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Active video games for knee osteoarthritis improve mobility but not WOMAC score: A randomized controlled trial / Yu-Ting Lin in Annals of physical and rehabilitation medicine, Vol. 63 n° 6 (November 2020)
[article] Active video games for knee osteoarthritis improve mobility but not WOMAC score: A randomized controlled trial [texte imprimé] / Yu-Ting Lin, Auteur ; Wen-Chung Lee, Auteur ; Ru-Lan Hsieh, Auteur . - 2020 . - p. 458-465.
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in Annals of physical and rehabilitation medicine > Vol. 63 n° 6 (November 2020) . - p. 458-465
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Tags : Knee osteoarthritis Active video games Therapeutic exercise Effect Résumé : Background: Active video games (AVGs) have become popular and have been investigated for their therapeutic purposes. However, the effect of AVGs on patients with knee osteoarthritis (OA) remains uncertain.
Objective: We aimed to compare the effects of AVGs with those of traditional therapeutic exercise on patients with knee OA.
Method: This was a prospective single-blind, randomized controlled trial. Participants (n =80) with knee OA were allocated to the AVGs group (n =40) or therapeutic exercise group (n =40). Both groups received treatment 3 times a week for 4 weeks. The primary outcome was the Western Ontario and McMaster Universities Osteoarthritis Index (WOMAC), and secondary outcome measures were the World Health Organization Quality of Life-Brief Vision, Hospital Anxiety and Depression Scale, Multidimensional Fatigue Inventory, physical functional performance (including time for 10-m walking and for ascending and descending stairs), Biodex Stability System, Chronic Pain Grade Questionnaire, and Work Ability Index. The patients were evaluated at baseline, 2 and 4 weeks after treatment, and 1 and 3 months after treatment completion.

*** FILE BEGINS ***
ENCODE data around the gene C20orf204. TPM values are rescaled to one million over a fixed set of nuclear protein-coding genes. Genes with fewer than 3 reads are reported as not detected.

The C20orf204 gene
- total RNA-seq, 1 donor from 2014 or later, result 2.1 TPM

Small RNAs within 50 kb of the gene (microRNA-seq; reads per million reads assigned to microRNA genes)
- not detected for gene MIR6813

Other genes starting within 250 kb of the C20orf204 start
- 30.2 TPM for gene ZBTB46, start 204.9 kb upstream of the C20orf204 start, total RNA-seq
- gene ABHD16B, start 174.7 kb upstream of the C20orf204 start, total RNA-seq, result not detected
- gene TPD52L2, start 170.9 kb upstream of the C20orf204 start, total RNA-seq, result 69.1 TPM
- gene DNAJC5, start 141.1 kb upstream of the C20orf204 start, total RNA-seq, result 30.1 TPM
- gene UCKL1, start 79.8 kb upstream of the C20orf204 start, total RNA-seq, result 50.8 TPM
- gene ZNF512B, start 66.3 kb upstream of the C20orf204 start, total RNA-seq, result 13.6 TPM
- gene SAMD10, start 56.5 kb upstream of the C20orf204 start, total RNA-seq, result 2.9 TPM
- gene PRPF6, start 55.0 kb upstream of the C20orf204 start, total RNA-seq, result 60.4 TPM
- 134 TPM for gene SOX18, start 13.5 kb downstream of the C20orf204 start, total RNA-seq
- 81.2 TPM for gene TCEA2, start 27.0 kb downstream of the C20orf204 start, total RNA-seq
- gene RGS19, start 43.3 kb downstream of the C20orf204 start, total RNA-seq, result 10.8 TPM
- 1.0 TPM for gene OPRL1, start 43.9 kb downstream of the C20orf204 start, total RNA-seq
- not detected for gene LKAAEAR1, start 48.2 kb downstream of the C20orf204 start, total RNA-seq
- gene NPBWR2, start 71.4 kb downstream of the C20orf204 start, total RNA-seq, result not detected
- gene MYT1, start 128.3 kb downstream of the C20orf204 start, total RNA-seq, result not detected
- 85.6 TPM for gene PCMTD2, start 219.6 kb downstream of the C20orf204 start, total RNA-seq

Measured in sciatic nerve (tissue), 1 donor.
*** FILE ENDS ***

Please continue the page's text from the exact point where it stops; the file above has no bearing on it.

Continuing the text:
Results: Both groups showed significant time effect in the pain subcategory of the WOMAC (P =0.047). However, we found no significant group×time interaction effect between the groups at any follow-up assessments for pain (P =0.066), stiffness (P =0.284), or physical function (P =0.179) for the WOMAC. Among the secondary outcomes, we found significant group×time effects favoring the AVG group in dynamic balance (P =0.020), and physical functional performance including 10-m walking time (P =0.002) and stair ascent time (P =0.005), and the physical domain of health (P =0.032).
Conclusions: Therapeutic exercises and playing AVGs similarly improved the pain of patients with knee OA; however, playing AVGs improved dynamic balance, physical functional performance, and physical health more than therapeutic exercises did.
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